The iPhone has become a big business for Apple, with the company selling more than 35 million phones and taking in $22.69 billion in iPhone revenue over the last three months. But it’s also bringing in new customers for the wireless carriers that have partnered with Apple to offer the iPhone.
That’s the conclusion one draws, anyhow, after getting a glimpse at the latest quarterly reports for U.S. wireless companies. Sprint was the latest to tout its iPhone success, revealing that it had activated 1.5 million iPhones when it announced its quarterly earnings on Wednesday.
Sprint’s announcement follows earlier reports from AT&T and Verizon, the other national iPhone carriers in the U.S. On Monday, AT&T announced 4.3 million iPhone activations during the first quarter. The week before, as part of a conference call to discuss its quarterly earnings news, Verizon said it activated 3.2 million iPhones during the first three months of 2012.
Both AT&T and Verizon saw increases in the number of iPhones activations from the year-ago quarter. In the first three months of 2011, AT&T activated 3.6 million iPhones while Verizon activated 2.2 million in its first quarter as an iPhone carrier.
Impressive as those tallies are, digging a little deeper into the numbers reveals how important the iPhone is to each of the three carriers.
- Twenty-one percent of AT&T’s 4.3 million iPhone activations were new subscribers to the company, suggesting the iPhone is a main source of the company’s growth. The iPhone does account for 78 percent of the smartphones AT&T sells.
- As for Sprint, which only began offering the iPhone last October, 44 percent of the 1.5 million iPhones it activated this past quarter went to new customers. The 600,000 new users the iPhone brought in represented more than half of Sprint’s overall increase of 1.1 million wireless customers.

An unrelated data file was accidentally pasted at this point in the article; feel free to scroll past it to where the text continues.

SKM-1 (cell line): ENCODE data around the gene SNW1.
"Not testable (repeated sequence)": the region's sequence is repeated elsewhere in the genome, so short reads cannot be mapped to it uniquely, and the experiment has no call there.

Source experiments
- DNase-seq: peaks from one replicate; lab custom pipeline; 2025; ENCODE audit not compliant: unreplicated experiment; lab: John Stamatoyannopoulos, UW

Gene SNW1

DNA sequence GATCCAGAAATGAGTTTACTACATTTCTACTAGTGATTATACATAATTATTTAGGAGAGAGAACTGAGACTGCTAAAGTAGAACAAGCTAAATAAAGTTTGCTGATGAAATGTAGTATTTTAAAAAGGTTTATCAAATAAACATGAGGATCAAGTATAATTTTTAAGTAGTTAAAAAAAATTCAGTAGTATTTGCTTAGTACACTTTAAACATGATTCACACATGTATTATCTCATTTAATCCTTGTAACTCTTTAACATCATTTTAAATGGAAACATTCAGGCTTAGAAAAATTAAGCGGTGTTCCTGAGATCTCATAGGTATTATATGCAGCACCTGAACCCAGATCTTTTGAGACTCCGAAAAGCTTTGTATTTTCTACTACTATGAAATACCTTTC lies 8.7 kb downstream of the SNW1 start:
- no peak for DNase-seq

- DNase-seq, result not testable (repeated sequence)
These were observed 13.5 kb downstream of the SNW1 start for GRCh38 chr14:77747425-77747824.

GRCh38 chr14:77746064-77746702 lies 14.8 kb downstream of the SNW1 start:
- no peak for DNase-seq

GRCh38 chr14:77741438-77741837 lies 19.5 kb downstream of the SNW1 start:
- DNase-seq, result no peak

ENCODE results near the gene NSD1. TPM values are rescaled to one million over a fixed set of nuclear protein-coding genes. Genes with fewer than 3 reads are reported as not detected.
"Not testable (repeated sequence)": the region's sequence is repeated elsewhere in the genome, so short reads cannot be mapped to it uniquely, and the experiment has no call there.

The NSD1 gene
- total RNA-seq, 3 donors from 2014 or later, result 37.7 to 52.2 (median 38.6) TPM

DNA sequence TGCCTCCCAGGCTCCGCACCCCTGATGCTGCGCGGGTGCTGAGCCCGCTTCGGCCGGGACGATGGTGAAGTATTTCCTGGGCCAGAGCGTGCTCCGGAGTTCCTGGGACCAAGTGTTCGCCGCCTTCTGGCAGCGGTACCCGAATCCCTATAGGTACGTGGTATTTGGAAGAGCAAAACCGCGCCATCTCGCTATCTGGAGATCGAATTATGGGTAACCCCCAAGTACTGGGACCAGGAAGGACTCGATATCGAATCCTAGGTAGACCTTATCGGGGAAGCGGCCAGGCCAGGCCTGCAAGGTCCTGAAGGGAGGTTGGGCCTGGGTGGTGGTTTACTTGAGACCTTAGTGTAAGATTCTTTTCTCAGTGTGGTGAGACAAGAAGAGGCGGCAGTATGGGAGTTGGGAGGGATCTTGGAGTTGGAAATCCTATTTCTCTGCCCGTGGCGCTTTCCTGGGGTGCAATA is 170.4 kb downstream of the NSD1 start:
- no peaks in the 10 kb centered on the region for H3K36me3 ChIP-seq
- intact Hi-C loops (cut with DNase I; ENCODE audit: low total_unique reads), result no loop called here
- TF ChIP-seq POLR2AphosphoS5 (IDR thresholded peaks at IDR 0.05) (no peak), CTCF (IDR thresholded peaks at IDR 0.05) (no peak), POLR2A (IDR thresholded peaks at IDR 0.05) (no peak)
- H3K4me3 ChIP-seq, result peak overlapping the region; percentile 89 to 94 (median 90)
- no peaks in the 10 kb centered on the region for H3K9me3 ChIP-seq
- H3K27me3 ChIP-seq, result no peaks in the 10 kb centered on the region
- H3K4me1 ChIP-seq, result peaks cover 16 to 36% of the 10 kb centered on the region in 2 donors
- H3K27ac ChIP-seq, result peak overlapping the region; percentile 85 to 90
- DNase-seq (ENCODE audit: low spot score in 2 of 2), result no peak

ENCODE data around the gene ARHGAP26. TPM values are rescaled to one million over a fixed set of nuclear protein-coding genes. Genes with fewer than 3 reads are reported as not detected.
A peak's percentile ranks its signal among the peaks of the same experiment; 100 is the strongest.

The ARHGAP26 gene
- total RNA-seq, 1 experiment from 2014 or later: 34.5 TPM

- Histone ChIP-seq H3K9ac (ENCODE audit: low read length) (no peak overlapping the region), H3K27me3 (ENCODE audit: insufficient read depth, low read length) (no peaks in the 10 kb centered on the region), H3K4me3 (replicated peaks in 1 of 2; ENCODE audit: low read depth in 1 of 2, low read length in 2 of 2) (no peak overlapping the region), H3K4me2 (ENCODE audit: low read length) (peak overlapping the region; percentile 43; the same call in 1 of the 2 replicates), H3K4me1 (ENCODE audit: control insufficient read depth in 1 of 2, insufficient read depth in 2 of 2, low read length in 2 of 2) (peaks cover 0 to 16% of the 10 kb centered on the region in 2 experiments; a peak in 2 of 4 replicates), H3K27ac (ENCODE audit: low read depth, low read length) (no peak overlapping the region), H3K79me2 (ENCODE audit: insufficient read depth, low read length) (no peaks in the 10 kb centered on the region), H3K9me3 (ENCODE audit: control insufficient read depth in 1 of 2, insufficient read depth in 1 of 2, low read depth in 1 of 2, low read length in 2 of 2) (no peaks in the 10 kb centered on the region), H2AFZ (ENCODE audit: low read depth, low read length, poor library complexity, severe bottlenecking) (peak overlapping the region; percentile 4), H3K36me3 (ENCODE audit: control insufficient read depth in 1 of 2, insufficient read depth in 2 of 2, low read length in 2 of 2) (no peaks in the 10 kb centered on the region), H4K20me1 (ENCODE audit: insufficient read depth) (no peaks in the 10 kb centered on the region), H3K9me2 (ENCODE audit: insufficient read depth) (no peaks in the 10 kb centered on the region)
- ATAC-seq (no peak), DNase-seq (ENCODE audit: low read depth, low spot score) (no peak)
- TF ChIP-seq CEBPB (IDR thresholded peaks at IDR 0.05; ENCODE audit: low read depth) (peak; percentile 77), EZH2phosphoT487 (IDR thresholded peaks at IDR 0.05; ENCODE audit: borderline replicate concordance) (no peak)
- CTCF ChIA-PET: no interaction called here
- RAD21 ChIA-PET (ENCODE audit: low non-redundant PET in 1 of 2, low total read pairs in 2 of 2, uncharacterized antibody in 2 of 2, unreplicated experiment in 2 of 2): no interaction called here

- On the same call where Verizon said it sold 3.2 million iPhones, the company also announced it sold 6.3 million smartphones overall. In other words, the iPhone made up more than half of Verizon’s smartphone sales.
The popularity of Apple’s phone does come with a cost for carriers. Each of the companies subsidizes the cost of the iPhone, taking a short-term loss on the cost of the device in exchange for profits over the course of a typical two-year service contract. Sprint reported Wednesday that its subsidy fees had increased by a half-billion dollars over a year ago—from $1.1 billion to $1.6 billion—thanks mostly to iPhone sales. The device, the company said in its earnings report, “on average carries a higher subsidy rate per handset as compared to other handsets.”
But the increased costs come with increased sales. Sprint wasn’t selling the iPhone a year ago, but the first quarter Apple phone sales represented an 700,000-unit increase over AT&T’s 2011 quarterly results, and a million-iPhone jump from Verizon’s year-ago sales.
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